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The must-read novels for bringing teens to book ...

Just because some classic books are set to disappear from schools doesn't mean they aren't worthy of attention, says Kate Whiting

Education Secretary Michael Gove probably didn't anticipate the response his suggestions regarding English literature GCSE reading lists would have this week.

But, in this age of social media, it doesn't take much to trigger furore and frenzy, and as £govekillsmockingbird demonstrates – the hashtag doing the rounds on Twitter – it seems many feel very passionately about Gove's alleged move to 'ban' classic American novels like To Kill A Mockingbird from GCSE reading. (What he actually did was call for the reading lists to be broadened – which may, however, result in some schools and exam boards opting to include other books, thereby ditching those much-adored American titles as a result).

But where we would all be without Harper Lee, Judy Blume et al?

Here's our pick of the top coming-of-age novels that every child – and adult – needs to read. And yes, they're from both sides of the pond.

Cider With Rosie by Laurie Lee – this book has already been dropped from school reading lists but 100 years since Lee's birth, it's more important than ever that our iPhone-toting teens should read this poetic evocation of life growing up in the idyllic pre-car Gloucestershire village of Slad.

The Curious Incident Of The Dog In The Night-Time by Mark Haddon – a very modern classic, and now a very successful play, with a film adaptation planned. The book is narrated by autistic 15-year-old Christopher John Francis Boone, whose investigation into a dog's death takes him on an adventure across London and makes him question everything that he thought he knew.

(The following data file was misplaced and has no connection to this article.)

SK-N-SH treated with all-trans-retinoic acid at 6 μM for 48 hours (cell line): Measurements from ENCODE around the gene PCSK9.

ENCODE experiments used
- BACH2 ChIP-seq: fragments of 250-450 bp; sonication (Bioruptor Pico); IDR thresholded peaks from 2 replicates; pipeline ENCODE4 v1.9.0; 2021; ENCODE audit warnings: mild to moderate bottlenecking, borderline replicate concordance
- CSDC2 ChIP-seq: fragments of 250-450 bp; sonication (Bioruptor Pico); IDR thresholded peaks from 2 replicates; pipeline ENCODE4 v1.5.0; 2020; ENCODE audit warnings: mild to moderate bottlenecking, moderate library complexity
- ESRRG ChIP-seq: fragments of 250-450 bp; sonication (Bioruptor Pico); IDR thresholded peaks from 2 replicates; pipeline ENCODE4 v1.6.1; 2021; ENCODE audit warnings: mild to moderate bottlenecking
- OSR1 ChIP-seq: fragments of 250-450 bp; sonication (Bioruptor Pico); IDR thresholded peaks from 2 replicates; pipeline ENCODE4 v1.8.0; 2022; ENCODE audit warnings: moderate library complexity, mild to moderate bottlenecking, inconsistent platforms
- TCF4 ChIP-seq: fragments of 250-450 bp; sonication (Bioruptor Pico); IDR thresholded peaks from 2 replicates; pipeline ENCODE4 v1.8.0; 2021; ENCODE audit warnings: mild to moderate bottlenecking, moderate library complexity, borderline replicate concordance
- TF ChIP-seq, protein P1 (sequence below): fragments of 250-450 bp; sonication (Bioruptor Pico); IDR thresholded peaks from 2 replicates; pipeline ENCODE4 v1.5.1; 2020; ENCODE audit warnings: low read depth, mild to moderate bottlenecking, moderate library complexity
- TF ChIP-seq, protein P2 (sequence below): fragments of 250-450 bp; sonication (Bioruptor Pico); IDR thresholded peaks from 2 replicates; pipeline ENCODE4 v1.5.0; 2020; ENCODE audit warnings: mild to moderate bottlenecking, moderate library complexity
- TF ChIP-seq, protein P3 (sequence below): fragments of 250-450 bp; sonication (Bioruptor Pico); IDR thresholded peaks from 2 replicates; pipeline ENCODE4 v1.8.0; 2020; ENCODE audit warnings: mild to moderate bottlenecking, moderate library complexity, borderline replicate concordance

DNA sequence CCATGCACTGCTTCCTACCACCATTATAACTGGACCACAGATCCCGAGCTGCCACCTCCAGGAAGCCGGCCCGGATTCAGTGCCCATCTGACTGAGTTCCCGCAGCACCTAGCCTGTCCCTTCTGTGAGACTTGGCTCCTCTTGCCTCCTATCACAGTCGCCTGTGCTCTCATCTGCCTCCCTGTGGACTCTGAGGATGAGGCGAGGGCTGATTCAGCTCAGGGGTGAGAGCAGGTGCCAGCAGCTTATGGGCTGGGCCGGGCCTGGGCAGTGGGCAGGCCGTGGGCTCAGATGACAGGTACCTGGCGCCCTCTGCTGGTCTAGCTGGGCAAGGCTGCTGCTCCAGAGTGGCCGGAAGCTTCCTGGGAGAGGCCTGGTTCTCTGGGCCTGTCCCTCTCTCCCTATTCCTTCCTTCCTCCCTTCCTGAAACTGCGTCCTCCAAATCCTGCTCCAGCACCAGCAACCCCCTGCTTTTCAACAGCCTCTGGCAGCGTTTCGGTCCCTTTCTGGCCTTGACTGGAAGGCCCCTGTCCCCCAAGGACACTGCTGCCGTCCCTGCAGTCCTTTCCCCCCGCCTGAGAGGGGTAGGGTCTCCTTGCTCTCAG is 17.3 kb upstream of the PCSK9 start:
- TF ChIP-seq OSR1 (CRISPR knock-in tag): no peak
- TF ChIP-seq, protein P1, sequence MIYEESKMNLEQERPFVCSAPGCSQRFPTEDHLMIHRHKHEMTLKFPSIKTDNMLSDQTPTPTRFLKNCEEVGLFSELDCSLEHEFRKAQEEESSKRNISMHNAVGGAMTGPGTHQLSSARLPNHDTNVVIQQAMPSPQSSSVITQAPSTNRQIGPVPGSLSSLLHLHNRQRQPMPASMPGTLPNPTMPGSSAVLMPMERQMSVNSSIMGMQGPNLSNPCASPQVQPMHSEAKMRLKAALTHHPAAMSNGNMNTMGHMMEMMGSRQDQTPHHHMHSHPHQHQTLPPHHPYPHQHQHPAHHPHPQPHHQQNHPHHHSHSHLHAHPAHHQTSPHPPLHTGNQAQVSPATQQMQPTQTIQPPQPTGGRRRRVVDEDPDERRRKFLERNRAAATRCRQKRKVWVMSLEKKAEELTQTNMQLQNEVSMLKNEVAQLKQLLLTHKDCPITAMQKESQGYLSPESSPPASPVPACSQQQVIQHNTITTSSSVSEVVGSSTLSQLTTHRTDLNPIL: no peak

The Catcher In The Rye by JD Salinger – for generations, Holden Caulfield has struck a chord with every existentialist angst-ridden, rebellious teenager. Expelled from school, he heads to New York City and hires a prostitute, but is ultimately stymied by over-thinking everything, a la Hamlet. His very sweet, enduring love for little sister Phoebe keeps him going.

Great Expectations by Charles Dickens – everyone knows the story even if they're yet to read it. To recap, Pip helps escaped convict Magwitch, goes to play at royally dumped Miss Havisham's house with pouty Estella, then gets a shed-load of money to make him a London gent. But who's his benefactor, can he swallow his pride and will he get the girl?

The Secret Diary Of Adrian Mole, Aged 13 and 3/4 by Sue Townsend – when Townsend passed away in April, there was an outpouring of love for her and her most famous creation. Mole's diaries capture life in Thatcher-era Britain from the perspective of a spotty, wannabe poet living in a dysfunctional working-class family in the Midlands.

Are You There God? It's Me, Margaret by Judy Blume – first bra? Tick. First period? Tick. First kiss? Tick. Mixed faith angst? Tick. Margaret's musings to God are a must-read for every hormonal girl, whether remotely religious or not.

Jane Eyre by Charlotte Bronte – from the confines of her miserable childhood in Gateshead Hall to marrying her Mr Right, the gloomy, would-be-polygamous Edward Rochester, at Thornfield, Jane manages to stay incredibly upbeat as she grows into a woman. Along the way she learns from virtuous school friend Helen how to turn the other cheek.

To Kill A Mockingbird by Harper Lee – the poster-book for the anti-Gove movement is all about racial injustice in the Great Depression-era Deep South. Young Scout Finch narrates the tale of her lawyer father Atticus' bravery in defending a black man accused of raping a white girl.

The Bell Jar by Sylvia Plath – poet Plath's only novel is a semi-autobiographical account of the protagonist Esther's descent into mental illness, suicide attempt and gradual recovery. Just a month after its publication in the UK, Sylvia Plath took her own life.

On The Road by Jack Kerouac – a staple of the Beat movement, Kerouac's semi-autobiographical account of road trips across the States is written in urgent, flowing prose, making it read like pure non-conformist escapism.

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